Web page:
Henry had in fact promised many of the loyal families land and money as well as certain privileges in return for their support. In fact, young Henry “Hotspur” Percy, was still awaiting payment for previously fighting against Glendower.
Now the Percy family were duly riled by the king and chose to turn their backs on him, launching a concerted effort against Henry and forming an unlikely alliance with their former enemy, the self-proclaimed Welsh Prince, Glendower.
Accused of perjury by the Earl of Northumberland and the Earl of Worcester, the king gathered together an army that would face the rebels on 21st July 1403.
The battle was decisive and proved victorious for the king, who managed both to defeat and kill Hotspur and to have the Earl of Worcester executed. The battle itself was savage and in terms of medieval warfare marked an important moment for the use of the longbow. In fact, Henry’s own son, Henry of Monmouth was wounded in battle, taking an arrow to his face. Nevertheless, a royalist victory was declared.
The battle drew to a close with only the Earl of Northumberland spared. However he was stripped of his ownership of estates and the honours which had been bestowed on him. The Percy family’s challenge to the crown had been summarily defeated.
Nevertheless, the desire to see Henry overthrown still burned brightly in the sentiment of many, including Glendower and the spared Earl of Northumberland.
Only two years later, they would hatch another plan alongside Edmund Mortimer and the Archbishop of York, Richard Scrope. The plan they formed together was an ambitious one, a task that would involve dividing the spoils of England and Wales between them, an agreement known as The Tripartite Indenture.
The surreptitious plan was scuppered by Henry who launched decisive action against his enemies with the Earl of Northumberland fleeing to Scotland whilst Mortimer fled to Wales. Those that did not get away were subsequently rounded up and punished for their crimes with execution.
King Henry IV
Finally in 1408, one of Henry’s greatest challengers, Henry Percy, Earl of Northumberland was killed in the Battle of Bramham Moor. King Henry’s opposition had finally been overcome and his enemy’s head was to be displayed at London Bridge signally the monarch’s victory.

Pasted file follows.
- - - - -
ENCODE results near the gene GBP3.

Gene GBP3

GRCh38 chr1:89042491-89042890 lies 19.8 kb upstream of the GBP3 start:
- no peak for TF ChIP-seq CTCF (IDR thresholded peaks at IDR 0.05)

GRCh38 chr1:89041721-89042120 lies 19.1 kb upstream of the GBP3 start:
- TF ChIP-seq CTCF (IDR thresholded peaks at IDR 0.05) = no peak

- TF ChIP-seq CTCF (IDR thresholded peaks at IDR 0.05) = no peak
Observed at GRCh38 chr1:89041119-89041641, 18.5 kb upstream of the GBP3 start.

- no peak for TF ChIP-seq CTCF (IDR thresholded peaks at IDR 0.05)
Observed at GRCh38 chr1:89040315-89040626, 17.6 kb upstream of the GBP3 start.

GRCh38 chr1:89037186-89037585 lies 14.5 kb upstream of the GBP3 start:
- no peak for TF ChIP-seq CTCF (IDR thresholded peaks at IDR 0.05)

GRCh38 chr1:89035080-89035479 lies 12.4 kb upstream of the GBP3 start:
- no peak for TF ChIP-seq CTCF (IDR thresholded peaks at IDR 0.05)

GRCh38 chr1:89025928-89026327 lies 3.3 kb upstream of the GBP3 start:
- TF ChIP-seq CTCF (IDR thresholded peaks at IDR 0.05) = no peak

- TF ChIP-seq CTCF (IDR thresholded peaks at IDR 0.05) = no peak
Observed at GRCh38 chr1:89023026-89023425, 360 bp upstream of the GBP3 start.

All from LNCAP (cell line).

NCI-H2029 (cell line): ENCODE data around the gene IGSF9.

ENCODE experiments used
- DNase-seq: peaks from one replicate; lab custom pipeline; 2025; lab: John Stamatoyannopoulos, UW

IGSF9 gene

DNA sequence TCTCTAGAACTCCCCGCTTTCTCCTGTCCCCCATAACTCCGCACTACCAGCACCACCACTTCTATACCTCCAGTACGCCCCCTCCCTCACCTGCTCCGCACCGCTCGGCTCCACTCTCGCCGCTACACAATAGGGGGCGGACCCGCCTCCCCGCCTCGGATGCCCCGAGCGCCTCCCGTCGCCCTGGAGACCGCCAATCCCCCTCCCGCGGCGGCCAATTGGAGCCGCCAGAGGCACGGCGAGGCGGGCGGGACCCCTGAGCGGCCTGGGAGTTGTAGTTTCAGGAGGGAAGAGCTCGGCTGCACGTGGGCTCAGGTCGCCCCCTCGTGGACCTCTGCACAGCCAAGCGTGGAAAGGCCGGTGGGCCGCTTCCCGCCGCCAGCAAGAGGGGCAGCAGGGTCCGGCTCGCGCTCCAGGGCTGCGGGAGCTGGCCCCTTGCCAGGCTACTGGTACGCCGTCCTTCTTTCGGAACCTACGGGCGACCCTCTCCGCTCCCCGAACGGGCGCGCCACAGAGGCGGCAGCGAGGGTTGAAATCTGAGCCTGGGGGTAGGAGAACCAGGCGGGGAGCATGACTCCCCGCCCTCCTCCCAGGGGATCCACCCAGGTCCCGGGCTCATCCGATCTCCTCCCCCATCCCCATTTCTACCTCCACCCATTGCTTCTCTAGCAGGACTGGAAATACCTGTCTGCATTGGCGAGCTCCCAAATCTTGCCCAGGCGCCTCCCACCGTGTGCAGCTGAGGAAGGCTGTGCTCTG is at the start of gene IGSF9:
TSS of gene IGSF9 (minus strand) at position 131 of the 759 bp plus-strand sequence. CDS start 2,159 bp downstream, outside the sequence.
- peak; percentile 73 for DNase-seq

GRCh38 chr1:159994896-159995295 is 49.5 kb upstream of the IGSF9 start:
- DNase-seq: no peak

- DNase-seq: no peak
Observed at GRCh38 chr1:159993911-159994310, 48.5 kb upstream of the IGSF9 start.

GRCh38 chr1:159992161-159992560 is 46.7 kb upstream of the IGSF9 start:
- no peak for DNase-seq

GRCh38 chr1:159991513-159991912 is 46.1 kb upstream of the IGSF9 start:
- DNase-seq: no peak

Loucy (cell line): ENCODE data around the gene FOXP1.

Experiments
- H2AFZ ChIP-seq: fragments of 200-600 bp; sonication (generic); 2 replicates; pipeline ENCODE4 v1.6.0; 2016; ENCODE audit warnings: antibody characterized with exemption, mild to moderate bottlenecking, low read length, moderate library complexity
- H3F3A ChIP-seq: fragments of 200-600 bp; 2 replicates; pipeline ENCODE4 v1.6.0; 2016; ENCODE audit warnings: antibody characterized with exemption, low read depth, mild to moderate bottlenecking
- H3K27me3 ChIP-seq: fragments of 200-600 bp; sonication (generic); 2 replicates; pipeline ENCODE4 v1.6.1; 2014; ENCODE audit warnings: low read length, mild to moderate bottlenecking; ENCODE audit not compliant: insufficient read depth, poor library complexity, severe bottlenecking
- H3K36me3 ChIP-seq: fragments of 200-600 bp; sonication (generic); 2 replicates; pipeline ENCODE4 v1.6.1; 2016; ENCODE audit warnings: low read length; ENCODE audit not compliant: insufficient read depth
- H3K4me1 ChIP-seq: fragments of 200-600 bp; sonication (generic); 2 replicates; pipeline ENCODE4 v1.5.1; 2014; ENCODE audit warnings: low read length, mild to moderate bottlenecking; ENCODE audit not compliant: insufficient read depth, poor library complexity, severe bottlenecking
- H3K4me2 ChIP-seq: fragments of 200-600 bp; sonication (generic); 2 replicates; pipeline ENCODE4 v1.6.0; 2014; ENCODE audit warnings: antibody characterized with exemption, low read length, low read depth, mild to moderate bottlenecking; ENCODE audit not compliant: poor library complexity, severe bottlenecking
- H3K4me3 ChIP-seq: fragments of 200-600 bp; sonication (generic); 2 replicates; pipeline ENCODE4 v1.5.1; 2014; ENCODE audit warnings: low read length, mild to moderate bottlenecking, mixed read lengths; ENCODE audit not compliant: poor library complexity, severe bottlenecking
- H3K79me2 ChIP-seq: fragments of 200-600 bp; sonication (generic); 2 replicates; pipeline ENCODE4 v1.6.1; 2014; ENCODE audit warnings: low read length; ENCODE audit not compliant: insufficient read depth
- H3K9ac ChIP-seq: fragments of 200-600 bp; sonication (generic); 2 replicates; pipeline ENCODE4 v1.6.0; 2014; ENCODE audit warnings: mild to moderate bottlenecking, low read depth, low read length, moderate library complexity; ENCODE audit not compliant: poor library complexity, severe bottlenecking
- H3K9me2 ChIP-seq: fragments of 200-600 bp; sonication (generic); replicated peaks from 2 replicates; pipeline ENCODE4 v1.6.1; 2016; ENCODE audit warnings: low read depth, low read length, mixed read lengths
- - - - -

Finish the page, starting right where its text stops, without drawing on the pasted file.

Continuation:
Whilst Henry’s achievements fending off domestic challenges had finally started bearing fruit, Henry also had to deal with Scottish border raids and the ongoing conflicts which would consistently arise with France.
In 1402, following the Battle of Homildon Hill Scottish border raids would be quashed for around another hundred years. The twelve year old King James I was captured and would remain an English prisoner for almost two decades.
Back in Wales, the English royalist forces slowly but surely gained the upper hand and ebbed away at Welsh resistance, culminating in the fall of Harlech Castle in 1409.
All that was left was for the infamous “Prince of Wales”, Owen Glendower to flee as a fugitive, ending his life in mystery.
Meanwhile, back at the palace, the practicalities of fighting rebellions and wars on so many fronts, began to make their mark. Henry needed parliamentary grants and soon the important balance of power he needed to maintain support from parliament proved more problematic when accusations of fiscal mismanagement were levelled at him.
Henry had faced many challenges and despite the successful defeat of rebellions and the crushing of plots against him, the continuous battle to remain on the throne began to take its toll. Ill-health would impact his later years and as he continued to deteriorate, so would his relationships.
In particular, Henry’s relationship with his own son, the future Henry V became strained, especially when there was talk of his abdication. Moreover, power struggles between the Archbishop of Canterbury against the faction supporting his son, Prince Henry, dominated proceedings.
Such struggles however had become too much for a world weary king and in March 1413, the first Lancastrian King, Henry IV passed away.
His reign was difficult, continually challenged and questioned.
Best summarised by Shakespeare’s play about Henry IV:
“Uneasy lies the head that wears a crown”.
Jessica Brain is a freelance writer specialising in history. Based in Kent and a lover of all things historical.